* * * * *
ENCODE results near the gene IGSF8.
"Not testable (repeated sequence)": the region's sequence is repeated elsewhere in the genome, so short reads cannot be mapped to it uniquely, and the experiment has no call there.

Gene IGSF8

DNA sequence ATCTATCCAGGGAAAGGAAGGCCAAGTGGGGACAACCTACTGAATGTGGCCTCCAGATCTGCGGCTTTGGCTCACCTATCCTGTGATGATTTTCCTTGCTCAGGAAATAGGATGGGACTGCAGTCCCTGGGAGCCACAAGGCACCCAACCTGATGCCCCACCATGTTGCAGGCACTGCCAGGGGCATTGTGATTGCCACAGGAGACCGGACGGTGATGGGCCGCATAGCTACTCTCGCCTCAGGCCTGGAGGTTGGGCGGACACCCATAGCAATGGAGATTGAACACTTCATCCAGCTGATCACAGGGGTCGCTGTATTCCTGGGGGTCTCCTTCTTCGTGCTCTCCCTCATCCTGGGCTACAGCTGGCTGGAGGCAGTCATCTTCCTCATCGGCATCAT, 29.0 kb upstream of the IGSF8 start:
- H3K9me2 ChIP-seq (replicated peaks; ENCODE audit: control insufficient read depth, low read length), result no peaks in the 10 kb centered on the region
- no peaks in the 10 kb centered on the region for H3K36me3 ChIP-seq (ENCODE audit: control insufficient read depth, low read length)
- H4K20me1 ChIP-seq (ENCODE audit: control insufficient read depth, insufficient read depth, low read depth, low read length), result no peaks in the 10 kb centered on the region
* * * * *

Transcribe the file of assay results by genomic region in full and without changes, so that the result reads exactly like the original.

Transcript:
ENCODE results near the gene IGSF8.
"Not testable (repeated sequence)": the region's sequence is repeated elsewhere in the genome, so short reads cannot be mapped to it uniquely, and the experiment has no call there.

Gene IGSF8

DNA sequence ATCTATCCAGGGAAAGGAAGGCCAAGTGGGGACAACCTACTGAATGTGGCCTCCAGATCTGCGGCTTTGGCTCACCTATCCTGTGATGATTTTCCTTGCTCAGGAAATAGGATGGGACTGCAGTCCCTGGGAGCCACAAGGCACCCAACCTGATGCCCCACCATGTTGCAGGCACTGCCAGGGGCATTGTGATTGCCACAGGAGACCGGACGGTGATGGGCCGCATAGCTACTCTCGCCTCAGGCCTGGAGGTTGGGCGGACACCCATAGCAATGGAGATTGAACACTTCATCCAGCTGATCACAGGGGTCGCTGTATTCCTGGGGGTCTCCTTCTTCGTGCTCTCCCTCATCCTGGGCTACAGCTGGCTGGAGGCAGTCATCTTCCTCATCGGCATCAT, 29.0 kb upstream of the IGSF8 start:
- H3K9me2 ChIP-seq (replicated peaks; ENCODE audit: control insufficient read depth, low read length), result no peaks in the 10 kb centered on the region
- no peaks in the 10 kb centered on the region for H3K36me3 ChIP-seq (ENCODE audit: control insufficient read depth, low read length)
- H4K20me1 ChIP-seq (ENCODE audit: control insufficient read depth, insufficient read depth, low read depth, low read length), result no peaks in the 10 kb centered on the region